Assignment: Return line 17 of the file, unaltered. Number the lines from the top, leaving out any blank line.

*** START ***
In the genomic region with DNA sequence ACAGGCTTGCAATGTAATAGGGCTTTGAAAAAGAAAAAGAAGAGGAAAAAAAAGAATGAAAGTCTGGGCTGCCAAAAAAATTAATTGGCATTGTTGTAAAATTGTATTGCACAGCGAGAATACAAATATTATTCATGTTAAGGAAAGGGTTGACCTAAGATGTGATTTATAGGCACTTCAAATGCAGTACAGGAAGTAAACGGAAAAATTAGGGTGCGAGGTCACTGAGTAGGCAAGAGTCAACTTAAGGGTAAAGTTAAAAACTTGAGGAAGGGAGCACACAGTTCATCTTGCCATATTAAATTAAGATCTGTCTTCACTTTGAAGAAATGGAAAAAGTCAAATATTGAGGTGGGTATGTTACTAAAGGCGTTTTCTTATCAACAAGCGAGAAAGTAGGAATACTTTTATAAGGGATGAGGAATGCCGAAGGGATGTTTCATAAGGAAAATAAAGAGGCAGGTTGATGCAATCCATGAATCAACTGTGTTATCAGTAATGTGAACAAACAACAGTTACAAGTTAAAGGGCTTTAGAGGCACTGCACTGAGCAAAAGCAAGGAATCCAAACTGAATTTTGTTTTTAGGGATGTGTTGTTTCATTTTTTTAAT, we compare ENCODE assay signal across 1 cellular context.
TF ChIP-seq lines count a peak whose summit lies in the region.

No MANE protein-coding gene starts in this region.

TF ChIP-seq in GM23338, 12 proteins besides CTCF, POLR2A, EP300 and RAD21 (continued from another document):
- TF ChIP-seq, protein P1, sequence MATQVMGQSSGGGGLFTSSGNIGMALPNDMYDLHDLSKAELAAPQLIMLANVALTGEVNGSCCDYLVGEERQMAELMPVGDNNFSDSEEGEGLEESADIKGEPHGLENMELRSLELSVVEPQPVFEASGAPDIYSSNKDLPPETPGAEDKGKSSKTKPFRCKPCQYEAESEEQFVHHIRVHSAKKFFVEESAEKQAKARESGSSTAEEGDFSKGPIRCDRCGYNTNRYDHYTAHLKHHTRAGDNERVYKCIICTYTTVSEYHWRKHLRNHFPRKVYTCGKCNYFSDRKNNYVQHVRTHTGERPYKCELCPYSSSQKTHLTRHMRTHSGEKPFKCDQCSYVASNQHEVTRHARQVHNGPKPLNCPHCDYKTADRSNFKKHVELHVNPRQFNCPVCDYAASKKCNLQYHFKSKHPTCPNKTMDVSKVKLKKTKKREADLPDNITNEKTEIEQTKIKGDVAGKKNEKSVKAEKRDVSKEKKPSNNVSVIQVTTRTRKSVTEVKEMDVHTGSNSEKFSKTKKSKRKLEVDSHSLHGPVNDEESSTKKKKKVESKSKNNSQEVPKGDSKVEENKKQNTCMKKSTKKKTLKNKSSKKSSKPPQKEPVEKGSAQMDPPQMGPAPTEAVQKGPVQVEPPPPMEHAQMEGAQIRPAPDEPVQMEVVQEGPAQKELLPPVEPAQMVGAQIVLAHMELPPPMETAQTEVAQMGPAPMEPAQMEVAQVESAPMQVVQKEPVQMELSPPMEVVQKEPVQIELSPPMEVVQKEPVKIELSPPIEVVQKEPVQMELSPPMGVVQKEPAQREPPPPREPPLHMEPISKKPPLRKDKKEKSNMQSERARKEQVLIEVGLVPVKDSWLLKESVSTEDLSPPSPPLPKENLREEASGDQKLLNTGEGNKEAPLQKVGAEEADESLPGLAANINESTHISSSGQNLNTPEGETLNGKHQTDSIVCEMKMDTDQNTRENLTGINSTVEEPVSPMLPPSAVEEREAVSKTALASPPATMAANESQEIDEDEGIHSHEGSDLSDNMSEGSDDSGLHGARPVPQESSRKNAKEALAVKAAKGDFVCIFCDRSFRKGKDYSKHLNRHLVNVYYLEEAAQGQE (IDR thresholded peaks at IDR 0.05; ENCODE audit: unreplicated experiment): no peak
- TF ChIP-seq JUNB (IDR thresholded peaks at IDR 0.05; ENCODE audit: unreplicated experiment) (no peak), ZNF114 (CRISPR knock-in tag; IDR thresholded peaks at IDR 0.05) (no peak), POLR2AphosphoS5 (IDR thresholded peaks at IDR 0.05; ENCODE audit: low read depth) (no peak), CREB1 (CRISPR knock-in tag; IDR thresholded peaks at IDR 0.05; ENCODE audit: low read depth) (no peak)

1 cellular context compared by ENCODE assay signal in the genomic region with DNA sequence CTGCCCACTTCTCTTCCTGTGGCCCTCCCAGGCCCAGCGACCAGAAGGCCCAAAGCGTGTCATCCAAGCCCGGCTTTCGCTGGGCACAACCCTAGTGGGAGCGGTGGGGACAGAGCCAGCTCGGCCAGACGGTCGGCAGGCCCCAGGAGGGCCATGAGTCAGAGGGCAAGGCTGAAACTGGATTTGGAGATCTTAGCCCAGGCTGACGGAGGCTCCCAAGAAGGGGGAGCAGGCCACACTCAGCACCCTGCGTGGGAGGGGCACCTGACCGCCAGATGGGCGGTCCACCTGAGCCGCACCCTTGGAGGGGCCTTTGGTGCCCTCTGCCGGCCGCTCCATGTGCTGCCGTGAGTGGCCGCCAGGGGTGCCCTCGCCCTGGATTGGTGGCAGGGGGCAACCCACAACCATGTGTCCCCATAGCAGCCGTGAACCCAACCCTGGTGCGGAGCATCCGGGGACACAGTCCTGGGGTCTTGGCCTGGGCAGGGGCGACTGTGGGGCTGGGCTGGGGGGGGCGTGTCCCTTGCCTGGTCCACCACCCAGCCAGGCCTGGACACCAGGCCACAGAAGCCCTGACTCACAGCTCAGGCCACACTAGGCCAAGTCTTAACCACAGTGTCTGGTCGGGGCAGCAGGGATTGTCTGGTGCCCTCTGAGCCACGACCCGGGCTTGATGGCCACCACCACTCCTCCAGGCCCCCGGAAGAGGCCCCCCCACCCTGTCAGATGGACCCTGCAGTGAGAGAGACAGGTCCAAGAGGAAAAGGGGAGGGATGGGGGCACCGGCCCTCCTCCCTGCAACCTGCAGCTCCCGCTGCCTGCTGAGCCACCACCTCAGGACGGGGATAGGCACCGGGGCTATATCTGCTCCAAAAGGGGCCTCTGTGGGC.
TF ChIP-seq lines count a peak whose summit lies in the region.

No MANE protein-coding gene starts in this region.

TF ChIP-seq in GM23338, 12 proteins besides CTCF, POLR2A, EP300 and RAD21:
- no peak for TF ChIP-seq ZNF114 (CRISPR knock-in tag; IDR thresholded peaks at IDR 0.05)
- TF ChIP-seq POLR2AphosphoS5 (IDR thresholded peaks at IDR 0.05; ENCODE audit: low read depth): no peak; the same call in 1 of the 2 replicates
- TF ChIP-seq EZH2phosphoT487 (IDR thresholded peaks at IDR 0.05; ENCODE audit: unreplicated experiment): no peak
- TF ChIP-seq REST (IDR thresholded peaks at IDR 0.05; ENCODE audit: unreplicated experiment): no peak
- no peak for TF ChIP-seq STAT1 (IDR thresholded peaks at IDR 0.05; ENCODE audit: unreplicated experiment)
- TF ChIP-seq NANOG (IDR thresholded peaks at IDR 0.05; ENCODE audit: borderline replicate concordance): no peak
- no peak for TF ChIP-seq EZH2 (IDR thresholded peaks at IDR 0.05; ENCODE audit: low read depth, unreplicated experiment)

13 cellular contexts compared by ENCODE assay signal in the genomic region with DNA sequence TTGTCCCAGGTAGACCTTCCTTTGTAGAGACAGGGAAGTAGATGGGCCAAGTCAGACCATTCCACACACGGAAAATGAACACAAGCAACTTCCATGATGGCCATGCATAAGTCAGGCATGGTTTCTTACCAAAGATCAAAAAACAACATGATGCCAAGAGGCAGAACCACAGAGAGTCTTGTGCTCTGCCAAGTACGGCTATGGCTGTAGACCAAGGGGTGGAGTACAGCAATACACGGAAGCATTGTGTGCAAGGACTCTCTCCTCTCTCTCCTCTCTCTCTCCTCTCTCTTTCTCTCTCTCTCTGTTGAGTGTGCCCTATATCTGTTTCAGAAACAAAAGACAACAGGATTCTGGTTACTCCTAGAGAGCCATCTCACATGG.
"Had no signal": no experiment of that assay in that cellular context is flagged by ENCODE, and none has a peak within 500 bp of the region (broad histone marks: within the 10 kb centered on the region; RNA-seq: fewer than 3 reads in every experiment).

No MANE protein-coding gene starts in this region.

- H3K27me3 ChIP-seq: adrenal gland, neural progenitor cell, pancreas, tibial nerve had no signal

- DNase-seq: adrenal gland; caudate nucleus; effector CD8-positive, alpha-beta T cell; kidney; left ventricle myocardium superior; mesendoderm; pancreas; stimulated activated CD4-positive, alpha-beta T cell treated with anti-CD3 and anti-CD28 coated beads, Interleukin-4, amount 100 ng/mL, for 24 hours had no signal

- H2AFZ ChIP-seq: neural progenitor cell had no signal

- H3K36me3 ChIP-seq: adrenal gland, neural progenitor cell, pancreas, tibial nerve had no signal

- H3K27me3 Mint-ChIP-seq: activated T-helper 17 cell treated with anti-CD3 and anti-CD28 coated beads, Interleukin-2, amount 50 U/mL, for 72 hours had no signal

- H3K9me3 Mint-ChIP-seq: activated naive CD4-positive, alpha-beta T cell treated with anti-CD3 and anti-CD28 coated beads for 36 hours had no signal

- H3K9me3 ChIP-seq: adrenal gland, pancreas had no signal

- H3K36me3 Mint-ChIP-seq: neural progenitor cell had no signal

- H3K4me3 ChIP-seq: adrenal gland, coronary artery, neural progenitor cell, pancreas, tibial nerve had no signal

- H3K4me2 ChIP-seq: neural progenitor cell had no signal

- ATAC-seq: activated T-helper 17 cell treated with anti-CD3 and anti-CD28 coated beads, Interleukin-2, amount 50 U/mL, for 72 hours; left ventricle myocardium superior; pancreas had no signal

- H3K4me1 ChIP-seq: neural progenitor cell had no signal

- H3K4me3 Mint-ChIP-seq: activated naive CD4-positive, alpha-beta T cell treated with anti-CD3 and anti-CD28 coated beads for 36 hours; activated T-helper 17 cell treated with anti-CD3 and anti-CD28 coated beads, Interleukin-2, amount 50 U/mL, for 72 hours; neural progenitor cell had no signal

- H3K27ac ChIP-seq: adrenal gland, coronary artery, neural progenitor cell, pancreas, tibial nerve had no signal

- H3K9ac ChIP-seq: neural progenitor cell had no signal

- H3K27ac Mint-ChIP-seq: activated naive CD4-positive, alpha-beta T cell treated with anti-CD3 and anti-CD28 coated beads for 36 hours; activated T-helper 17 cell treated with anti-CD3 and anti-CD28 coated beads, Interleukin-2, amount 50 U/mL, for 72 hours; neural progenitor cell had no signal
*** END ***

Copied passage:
- no peak for TF ChIP-seq EZH2 (IDR thresholded peaks at IDR 0.05; ENCODE audit: low read depth, unreplicated experiment)